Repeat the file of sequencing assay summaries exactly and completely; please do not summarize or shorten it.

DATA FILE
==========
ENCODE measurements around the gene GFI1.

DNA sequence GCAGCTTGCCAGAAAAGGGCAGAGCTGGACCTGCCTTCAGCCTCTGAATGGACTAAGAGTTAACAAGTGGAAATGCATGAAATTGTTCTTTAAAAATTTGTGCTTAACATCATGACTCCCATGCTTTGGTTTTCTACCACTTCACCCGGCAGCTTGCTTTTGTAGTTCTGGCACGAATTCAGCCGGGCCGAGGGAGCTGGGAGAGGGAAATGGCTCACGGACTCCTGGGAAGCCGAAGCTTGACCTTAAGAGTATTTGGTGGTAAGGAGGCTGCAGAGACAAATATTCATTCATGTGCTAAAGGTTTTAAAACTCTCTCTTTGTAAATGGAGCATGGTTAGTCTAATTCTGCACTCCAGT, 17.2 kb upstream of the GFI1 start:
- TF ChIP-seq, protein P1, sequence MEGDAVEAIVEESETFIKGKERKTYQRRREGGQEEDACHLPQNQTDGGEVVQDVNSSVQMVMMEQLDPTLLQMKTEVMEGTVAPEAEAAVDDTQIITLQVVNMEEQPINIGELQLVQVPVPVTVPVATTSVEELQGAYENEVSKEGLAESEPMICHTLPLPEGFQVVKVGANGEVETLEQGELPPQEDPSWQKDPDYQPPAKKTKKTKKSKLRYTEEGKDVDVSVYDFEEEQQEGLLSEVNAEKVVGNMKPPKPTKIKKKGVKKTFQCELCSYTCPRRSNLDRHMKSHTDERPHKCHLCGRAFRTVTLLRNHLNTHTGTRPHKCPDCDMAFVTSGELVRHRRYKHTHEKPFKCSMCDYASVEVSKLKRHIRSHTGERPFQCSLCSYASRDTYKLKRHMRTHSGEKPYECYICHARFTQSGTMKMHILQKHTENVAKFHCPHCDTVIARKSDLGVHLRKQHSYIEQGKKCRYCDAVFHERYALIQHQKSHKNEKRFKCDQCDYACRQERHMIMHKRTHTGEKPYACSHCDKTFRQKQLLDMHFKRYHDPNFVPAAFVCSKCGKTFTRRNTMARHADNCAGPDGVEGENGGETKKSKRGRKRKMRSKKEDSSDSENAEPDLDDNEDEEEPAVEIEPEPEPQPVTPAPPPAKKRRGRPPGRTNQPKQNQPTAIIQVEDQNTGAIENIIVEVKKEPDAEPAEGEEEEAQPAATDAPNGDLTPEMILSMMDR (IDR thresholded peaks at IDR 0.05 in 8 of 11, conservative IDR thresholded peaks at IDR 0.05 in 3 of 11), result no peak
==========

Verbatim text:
ENCODE measurements around the gene GFI1.

DNA sequence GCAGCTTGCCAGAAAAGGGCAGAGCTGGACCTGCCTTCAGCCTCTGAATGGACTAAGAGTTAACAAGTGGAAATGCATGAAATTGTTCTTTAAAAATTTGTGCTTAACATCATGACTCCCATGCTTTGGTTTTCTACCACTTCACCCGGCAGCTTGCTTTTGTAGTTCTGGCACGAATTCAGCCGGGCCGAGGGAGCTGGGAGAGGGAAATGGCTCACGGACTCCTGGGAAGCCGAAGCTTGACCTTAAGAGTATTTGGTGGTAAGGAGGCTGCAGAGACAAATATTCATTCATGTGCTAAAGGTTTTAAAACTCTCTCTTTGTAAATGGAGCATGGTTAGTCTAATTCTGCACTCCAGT, 17.2 kb upstream of the GFI1 start:
- TF ChIP-seq, protein P1, sequence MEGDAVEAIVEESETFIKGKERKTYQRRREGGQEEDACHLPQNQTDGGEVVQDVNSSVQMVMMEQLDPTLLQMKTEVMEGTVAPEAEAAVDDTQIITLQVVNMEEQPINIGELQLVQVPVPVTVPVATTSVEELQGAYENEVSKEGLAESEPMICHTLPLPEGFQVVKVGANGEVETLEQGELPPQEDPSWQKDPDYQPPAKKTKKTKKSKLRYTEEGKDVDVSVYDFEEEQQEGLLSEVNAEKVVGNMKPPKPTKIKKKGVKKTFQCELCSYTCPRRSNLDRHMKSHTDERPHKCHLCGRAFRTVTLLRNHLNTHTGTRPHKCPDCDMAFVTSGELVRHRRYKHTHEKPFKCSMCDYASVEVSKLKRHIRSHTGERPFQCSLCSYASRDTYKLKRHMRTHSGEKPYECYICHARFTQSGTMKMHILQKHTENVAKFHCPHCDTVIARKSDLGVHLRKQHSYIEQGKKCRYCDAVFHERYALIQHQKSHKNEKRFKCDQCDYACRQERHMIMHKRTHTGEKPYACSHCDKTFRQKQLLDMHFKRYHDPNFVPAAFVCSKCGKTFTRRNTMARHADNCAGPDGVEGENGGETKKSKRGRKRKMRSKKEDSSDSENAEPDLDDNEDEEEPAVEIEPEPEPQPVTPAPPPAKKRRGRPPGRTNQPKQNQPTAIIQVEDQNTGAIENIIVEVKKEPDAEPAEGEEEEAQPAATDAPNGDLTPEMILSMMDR (IDR thresholded peaks at IDR 0.05 in 8 of 11, conservative IDR thresholded peaks at IDR 0.05 in 3 of 11), result no peak